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Where did alphabet letters come from?

By | 2017-10-02T10:25:04+00:00 October 2nd, 2017|Literature, West Asia|

The first alphabet letters Each of the letters of the early Canaanite alphabet was the first sound of the most ordinary words in their language. The letter was a picture of that word's meaning. Often you can still recognize that picture in our letters today. And the order of their letters is mostly unchanged today, [...]

West Asian sewage – Mesopotamia and Iran

By | 2017-09-16T12:48:38+00:00 September 16th, 2017|Science, West Asia|

A sewer from ancient Urartu (800s BC, now in eastern Turkey) As early as 800 BC, people in West Asia were digging ditches that led from their houses through the city streets to rivers to carry away their waste and drain off stormwater that flooded the streets when it rained (There were much earlier sewage drains in Harappan [...]

West Asian numbers – Ancient Mesopotamia

By | 2017-09-16T12:39:12+00:00 September 16th, 2017|Science, West Asia|

Neolithic counting tokens The earliest way of writing down numbers was to carve notches in tally sticks, and this method spread from Africa all over Europe and Asia. But by about 9000 BC, people in West Asia began to use a different method of counting. Instead of tally sticks, people made clay tokens in different shapes. The shapes meant different [...]

Babylonian math problem – West Asian science

By | 2017-09-16T12:10:30+00:00 September 16th, 2017|Science, West Asia|

A real Babylonian math problem on a clay tablet This is a real math problem assigned to Babylonian kids in Iraq about 1900 BC. See if you can do it! Here's the problem: Suppose you have two equilateral triangles, one inside the other. Can you figure out the area of the space between the two triangles? [...]

West Asian mathematics – history of math

By | 2017-09-16T12:05:41+00:00 September 16th, 2017|Science, West Asia|

Sumerian multiplication table (2700 BC) Once people in West Asia figured out how to write down numbers, about 3500 BC, they quickly began to want to use cuneiform to write down other mathematical ideas. The earliest example of this that we have is from about 2700 BC. It shows a multiplication table to help people figure out the area of a space by multiplying width [...]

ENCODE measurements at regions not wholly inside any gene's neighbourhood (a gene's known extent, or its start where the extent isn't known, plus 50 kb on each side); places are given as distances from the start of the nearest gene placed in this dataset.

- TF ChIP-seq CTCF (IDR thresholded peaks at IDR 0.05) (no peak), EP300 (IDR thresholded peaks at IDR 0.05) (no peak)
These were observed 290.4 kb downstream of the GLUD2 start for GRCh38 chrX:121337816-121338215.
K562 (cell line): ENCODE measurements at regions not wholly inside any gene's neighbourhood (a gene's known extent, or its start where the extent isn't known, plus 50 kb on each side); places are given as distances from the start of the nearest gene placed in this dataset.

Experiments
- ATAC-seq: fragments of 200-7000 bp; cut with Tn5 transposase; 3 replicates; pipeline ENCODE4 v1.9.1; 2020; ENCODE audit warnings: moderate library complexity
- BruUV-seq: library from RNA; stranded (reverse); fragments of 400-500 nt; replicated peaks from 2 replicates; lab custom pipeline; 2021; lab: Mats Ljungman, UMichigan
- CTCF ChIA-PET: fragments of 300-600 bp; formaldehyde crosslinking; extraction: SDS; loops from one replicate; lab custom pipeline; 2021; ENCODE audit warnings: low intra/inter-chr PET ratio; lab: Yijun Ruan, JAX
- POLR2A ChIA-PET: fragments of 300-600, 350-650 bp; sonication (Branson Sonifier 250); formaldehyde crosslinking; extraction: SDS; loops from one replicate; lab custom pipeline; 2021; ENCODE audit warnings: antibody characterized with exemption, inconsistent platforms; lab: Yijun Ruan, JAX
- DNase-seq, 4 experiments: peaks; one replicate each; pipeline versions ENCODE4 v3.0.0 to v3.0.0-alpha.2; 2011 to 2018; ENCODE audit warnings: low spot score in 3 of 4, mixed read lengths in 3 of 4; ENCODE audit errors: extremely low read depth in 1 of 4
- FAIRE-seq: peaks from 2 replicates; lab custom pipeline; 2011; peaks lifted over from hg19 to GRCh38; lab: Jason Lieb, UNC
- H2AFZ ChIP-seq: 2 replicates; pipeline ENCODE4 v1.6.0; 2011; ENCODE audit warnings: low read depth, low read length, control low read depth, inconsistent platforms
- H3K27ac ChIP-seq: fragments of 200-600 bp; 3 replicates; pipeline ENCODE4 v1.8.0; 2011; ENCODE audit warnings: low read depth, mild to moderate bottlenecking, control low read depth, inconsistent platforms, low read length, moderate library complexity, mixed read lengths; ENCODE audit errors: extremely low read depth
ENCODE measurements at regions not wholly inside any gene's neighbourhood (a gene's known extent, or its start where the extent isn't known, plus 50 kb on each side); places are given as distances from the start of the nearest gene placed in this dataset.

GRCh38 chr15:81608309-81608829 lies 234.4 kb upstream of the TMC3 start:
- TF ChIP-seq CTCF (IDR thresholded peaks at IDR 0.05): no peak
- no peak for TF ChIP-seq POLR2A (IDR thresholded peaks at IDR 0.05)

West Asian science – Mesopotamia and Iran

By | 2017-09-15T23:16:03+00:00 September 15th, 2017|Science, West Asia|

The constellation Orion From the Stone Age through the Islamic empires, great scientific discoveries have streamed out of West Asia. West Asia is one of the places where farming got started, and maybe the sailboat. The Sumerians developed the world's earliest system of writing, including the first way to write down numbers. They invented the wheel, using it as a pottery [...]

Hanging Gardens of Babylon – West Asian science

By | 2017-09-15T22:53:47+00:00 September 15th, 2017|Science, West Asia|

Assurbanipal in the garden (see his enemy's head hanging in the tree?) Nobody knows for sure when or where the Hanging Gardens of Babylon were built. But they were already famous as one of the Seven Wonders of the World in the Hellenistic period, about 200 BC. The most likely explanation is that the gardens [...]

Zoroastrianism – Iran – West Asian religion

By | 2017-09-15T21:10:54+00:00 September 15th, 2017|Religion, West Asia|

An Iranian fire sacrifice Around 1000 BC (probably), about the same time that people in India were writing the Rig Veda, a man named Zoroaster (also called Zarathustra) was a priest in a small temple in the eastern part of West Asia, in an area with a lot of small kingdoms and no major power. Zoroaster believed that he heard [...]

Who is Tammuz? Mesopotamia – West Asian religion

By | 2017-09-15T21:06:15+00:00 September 15th, 2017|Religion, West Asia|

Tammuz (probably) with grain growing from his shoulders Tammuz (or Dumuzi) was a West Asian god who personified growing food, like Persephone in Greece or Osiris in Egypt. Like Osiris, Tammuz was male. The Sumerians worshipped Tammuz as early as 2600 BC - and probably much earlier - and so did all the other people of West Asia, including the Jews (the Bible warns [...]

What is Nowruz? Zoroastrians – West Asian holidays

By | 2017-09-15T21:02:31+00:00 September 15th, 2017|Religion, West Asia|

Persepolis may have been built in the 500s BC as a place to celebrate Nowruz. Zoroastrianism became much more popular suddenly when the Persian kings became Zoroastrians around 550 BC. Soon after that, Zoroastrian worshippers began to celebrate the first day of spring as an important holiday. That was the first day of their New Year. Nowruz is [...]